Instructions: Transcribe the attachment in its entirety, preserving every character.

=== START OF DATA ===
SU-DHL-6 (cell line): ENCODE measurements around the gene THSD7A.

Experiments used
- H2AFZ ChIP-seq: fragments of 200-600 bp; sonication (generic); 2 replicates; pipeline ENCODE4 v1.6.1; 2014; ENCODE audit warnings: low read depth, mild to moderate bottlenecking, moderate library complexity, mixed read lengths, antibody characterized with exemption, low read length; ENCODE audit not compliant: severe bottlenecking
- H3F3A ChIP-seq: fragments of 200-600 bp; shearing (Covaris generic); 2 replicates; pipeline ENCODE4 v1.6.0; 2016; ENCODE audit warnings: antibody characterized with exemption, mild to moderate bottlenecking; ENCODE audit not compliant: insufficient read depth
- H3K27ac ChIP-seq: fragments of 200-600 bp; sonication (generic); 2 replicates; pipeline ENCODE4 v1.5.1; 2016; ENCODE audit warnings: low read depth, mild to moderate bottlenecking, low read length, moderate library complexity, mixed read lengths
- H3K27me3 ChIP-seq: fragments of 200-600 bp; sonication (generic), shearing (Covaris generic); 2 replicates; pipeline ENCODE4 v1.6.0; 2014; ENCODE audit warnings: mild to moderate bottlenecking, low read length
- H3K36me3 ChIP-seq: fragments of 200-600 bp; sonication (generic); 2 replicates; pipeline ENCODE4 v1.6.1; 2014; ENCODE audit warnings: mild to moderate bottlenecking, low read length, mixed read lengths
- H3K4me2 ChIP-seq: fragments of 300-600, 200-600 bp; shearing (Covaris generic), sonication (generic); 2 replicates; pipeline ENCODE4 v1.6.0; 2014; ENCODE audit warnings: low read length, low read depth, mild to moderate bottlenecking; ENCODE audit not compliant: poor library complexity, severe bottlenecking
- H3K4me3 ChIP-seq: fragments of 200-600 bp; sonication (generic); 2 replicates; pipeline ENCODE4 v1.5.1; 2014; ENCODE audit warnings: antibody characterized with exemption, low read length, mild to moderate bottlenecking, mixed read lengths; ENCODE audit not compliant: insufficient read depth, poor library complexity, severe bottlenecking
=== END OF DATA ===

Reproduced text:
SU-DHL-6 (cell line): ENCODE measurements around the gene THSD7A.

Experiments used
- H2AFZ ChIP-seq: fragments of 200-600 bp; sonication (generic); 2 replicates; pipeline ENCODE4 v1.6.1; 2014; ENCODE audit warnings: low read depth, mild to moderate bottlenecking, moderate library complexity, mixed read lengths, antibody characterized with exemption, low read length; ENCODE audit not compliant: severe bottlenecking
- H3F3A ChIP-seq: fragments of 200-600 bp; shearing (Covaris generic); 2 replicates; pipeline ENCODE4 v1.6.0; 2016; ENCODE audit warnings: antibody characterized with exemption, mild to moderate bottlenecking; ENCODE audit not compliant: insufficient read depth
- H3K27ac ChIP-seq: fragments of 200-600 bp; sonication (generic); 2 replicates; pipeline ENCODE4 v1.5.1; 2016; ENCODE audit warnings: low read depth, mild to moderate bottlenecking, low read length, moderate library complexity, mixed read lengths
- H3K27me3 ChIP-seq: fragments of 200-600 bp; sonication (generic), shearing (Covaris generic); 2 replicates; pipeline ENCODE4 v1.6.0; 2014; ENCODE audit warnings: mild to moderate bottlenecking, low read length
- H3K36me3 ChIP-seq: fragments of 200-600 bp; sonication (generic); 2 replicates; pipeline ENCODE4 v1.6.1; 2014; ENCODE audit warnings: mild to moderate bottlenecking, low read length, mixed read lengths
- H3K4me2 ChIP-seq: fragments of 300-600, 200-600 bp; shearing (Covaris generic), sonication (generic); 2 replicates; pipeline ENCODE4 v1.6.0; 2014; ENCODE audit warnings: low read length, low read depth, mild to moderate bottlenecking; ENCODE audit not compliant: poor library complexity, severe bottlenecking
- H3K4me3 ChIP-seq: fragments of 200-600 bp; sonication (generic); 2 replicates; pipeline ENCODE4 v1.5.1; 2014; ENCODE audit warnings: antibody characterized with exemption, low read length, mild to moderate bottlenecking, mixed read lengths; ENCODE audit not compliant: insufficient read depth, poor library complexity, severe bottlenecking